The SDK WSML working group aims to, through alignment between key European research projects in the Semantic Web Service area, further the development of Semantic Web Services and work toward further standardization in the area of Semantic Web Service languages and to work toward a common architecture and platform for Semantic Web Services. Specifically, the working group aims at developing a language called Web Service Modeling Language (WSML) that formalizes the Web Service Modeling Ontology (WSMO). In this context, the mission of WSML is two-fold: (1) developing a proper formalization language for semantic web services and (2) providing a rule-based language for the semantic web.

The current activities in WSML include work on the syntax for the Web Service Modeling Language, Web Service discovery using the goal-capability matching, evaluating formal languages, developing an ontology API based on the WSMO conceptual model for ontologies and work on a Semantic Web rule language, which uses the DLP (Description Logic Programming) [Grosof et al., 2003] fragment of OWL Lite as a basis. WSML will furthermore provide three formal semantics for Web Service description. A full First-Order Logic, a Description Logic and a Horn Logic-based semantics.

1.3 WSMX

The Web Services Execution Environment (WSMX) is an execution environment for dynamic discovery, selection, mediation and invocation of web services. WSMX is based on the Web Services Modelling Ontology (WSMO) which describes all aspects related to this discovery, mediation, selection and invocation.

The main WSMX functionality resembles the one of a workflow engine. In addition, extra functionality is included to it, functionality that concerns semantic web (ontologies management and reasoning) and web services (web service invocation, matching, selection and mediation).

WSMX can be regarded also as a web service as it can be invoked to provide its own fu functionality and also can invoke other web services / WSMX systems in order to compose and use their outcomes. Furthermore, it can be regarded as a platform that can support various B2B and industrial applications for business or integration purposes.

WSMX is a reference implementation for WSMO. The goal is to provide both a test bed for WSMO and to demonstrate the viability of using WSMO as a means to achieve dynamic inter-operation of web services. The development process for WSMX includes defining its conceptual model, defining the execution semantics for the environment, describing an architecture and software design, and building a working implementation.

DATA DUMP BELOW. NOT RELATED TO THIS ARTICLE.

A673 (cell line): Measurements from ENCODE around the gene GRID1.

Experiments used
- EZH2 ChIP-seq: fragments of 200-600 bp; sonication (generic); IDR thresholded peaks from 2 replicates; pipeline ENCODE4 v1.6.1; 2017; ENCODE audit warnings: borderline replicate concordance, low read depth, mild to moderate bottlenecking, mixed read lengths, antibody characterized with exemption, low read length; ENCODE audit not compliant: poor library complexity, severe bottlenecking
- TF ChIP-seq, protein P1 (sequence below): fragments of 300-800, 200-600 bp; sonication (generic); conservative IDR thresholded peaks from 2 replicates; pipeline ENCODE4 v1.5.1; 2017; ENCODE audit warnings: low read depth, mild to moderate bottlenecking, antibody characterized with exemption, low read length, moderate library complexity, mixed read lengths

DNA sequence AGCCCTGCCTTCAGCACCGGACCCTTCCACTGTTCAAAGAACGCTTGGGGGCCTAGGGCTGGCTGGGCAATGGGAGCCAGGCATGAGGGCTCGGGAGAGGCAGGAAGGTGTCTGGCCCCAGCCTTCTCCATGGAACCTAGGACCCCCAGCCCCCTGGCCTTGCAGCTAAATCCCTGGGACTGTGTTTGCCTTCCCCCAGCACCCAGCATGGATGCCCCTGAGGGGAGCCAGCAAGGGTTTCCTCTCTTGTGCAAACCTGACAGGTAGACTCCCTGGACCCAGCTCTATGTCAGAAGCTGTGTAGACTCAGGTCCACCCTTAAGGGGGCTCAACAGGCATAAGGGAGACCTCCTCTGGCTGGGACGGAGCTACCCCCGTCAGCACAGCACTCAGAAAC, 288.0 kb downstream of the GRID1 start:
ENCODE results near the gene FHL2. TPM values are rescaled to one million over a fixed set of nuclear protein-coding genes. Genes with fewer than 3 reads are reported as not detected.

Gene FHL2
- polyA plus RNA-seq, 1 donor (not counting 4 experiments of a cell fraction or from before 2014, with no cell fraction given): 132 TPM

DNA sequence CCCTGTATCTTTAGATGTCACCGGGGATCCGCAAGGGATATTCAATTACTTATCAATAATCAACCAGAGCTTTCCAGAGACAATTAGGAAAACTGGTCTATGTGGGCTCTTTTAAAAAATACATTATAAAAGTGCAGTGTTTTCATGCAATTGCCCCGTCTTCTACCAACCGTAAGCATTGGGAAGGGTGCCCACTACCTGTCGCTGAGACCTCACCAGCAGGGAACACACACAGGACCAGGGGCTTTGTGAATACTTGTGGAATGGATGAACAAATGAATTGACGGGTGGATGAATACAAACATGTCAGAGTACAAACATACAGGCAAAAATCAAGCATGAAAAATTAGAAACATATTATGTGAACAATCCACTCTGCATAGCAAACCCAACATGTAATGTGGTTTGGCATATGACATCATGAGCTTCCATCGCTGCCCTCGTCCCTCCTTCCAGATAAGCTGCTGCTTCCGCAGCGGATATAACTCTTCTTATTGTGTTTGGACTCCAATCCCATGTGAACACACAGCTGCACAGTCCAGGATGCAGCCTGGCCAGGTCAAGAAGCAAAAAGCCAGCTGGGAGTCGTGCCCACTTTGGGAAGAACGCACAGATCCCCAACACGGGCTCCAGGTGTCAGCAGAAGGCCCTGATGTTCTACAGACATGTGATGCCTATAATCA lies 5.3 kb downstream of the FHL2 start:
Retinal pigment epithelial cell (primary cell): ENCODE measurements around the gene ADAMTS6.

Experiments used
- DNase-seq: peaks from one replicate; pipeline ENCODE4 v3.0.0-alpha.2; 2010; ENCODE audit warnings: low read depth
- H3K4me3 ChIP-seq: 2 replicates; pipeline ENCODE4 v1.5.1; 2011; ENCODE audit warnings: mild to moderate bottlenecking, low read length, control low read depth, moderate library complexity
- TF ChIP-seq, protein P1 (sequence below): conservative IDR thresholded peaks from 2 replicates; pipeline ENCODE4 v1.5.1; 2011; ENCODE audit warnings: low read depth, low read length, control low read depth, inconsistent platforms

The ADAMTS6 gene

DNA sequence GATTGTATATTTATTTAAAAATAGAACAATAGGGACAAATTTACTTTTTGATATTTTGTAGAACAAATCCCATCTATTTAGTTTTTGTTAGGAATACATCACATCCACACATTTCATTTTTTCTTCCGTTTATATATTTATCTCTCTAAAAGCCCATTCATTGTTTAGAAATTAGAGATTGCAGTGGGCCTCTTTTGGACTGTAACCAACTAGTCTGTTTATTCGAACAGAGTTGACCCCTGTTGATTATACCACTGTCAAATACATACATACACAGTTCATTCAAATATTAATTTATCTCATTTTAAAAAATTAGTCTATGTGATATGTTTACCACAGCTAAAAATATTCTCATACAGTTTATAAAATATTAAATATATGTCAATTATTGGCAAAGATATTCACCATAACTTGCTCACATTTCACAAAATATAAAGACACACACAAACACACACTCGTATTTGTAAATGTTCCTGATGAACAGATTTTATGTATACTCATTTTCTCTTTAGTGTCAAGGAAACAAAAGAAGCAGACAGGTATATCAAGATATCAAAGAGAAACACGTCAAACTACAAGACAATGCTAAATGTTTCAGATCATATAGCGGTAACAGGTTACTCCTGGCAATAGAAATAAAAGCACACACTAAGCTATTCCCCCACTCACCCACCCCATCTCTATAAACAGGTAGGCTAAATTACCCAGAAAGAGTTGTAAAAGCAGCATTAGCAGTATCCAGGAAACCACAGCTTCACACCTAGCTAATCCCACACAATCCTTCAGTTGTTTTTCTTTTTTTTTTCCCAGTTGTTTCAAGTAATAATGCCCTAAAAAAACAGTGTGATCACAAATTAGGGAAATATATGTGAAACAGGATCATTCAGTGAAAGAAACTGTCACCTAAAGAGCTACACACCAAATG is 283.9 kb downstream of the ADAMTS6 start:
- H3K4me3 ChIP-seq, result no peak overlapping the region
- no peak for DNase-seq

The following section presents the objectives and structure of the SEKT project and defines the relationship with WSMO, describing the results and issues flow between the SDK cluster working group and SEKT.

2.1 SEKT

SEKT (Semantically-Enabled Knowledge Technologies) is an Integrated Project in the 6th Framework of the Information Society Technologies program. The main research goal of SEKT is two-fold: (1) to further develop a basic Semantic Web infrastructure and (2) to use Information Extraction and Machine Learning techniques to generate and populate ontologies on the Semantic Web. Other very important aspects of the SEKT project are the specification of a methodology for the use of these technologies and the application of the technologies in three comprehensive case studies.

The main activities in the SEKT project (besides the management and dissemination) are divided into three areas:

Research & Development
Within the R&D work packages, new technologies for the Semantic Web and next-generation knowledge management are developed and implemented. Furthermore, all prototypes are integrated to create a comprehensive Semantic Web infrastructure. The following are the main R&D activies:
Case Studies
The technologies and software prototypes developed in the R&D activities are put to use in the case studies. This application is an iterative process: the case studies generate feedback which is fed into the R&D work packages.
Methodology & Usability
The methodologies capture lessons learned from the application of the SEKT technologies and best practices for the application of the ontologies. The usability activity ensures the usability of the tools and applications being developed in the technical work packages and the case studies and thus also provides a bridge between the case studies and the technical activities.

The goals of WSMO and SEKT do not seem to have much overlap at a first glance. WSMO is about the development of Semantic Web services, whereas SEKT is more about the development of a Semantic Web infrastructure and the application of this infrastructure. However, there is some overlap and some possibilities for reuse the results, especially WSML within SEKT. More specifically, we have identified three areas where there could be a very fruitful cooperation: